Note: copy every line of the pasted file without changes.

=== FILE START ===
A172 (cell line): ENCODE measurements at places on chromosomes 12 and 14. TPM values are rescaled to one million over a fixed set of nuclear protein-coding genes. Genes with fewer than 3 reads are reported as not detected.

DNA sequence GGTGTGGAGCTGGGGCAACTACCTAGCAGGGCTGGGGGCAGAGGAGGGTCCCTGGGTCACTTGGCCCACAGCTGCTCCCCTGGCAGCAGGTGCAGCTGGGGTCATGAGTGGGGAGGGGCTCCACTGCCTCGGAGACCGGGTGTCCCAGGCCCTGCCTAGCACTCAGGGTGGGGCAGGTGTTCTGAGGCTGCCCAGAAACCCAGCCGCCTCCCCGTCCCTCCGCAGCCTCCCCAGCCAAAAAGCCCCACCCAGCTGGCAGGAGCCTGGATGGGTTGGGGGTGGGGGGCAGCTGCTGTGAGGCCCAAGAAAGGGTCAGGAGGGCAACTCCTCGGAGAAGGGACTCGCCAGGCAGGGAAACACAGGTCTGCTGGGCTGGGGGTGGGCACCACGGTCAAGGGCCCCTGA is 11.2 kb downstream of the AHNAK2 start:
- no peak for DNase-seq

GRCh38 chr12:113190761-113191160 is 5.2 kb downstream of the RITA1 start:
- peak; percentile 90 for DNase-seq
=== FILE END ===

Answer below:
A172 (cell line): ENCODE measurements at places on chromosomes 12 and 14. TPM values are rescaled to one million over a fixed set of nuclear protein-coding genes. Genes with fewer than 3 reads are reported as not detected.

DNA sequence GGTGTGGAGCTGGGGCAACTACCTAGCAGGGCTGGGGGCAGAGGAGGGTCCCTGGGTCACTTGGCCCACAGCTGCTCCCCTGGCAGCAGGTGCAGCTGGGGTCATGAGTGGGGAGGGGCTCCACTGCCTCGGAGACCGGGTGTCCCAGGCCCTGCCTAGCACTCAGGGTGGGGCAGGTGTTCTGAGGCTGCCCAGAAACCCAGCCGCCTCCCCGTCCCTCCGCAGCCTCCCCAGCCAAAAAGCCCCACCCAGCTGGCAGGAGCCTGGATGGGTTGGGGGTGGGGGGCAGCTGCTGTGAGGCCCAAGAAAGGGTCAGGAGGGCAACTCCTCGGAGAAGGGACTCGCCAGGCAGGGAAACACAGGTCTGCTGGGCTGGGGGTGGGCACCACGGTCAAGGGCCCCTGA is 11.2 kb downstream of the AHNAK2 start:
- no peak for DNase-seq

GRCh38 chr12:113190761-113191160 is 5.2 kb downstream of the RITA1 start:
- peak; percentile 90 for DNase-seq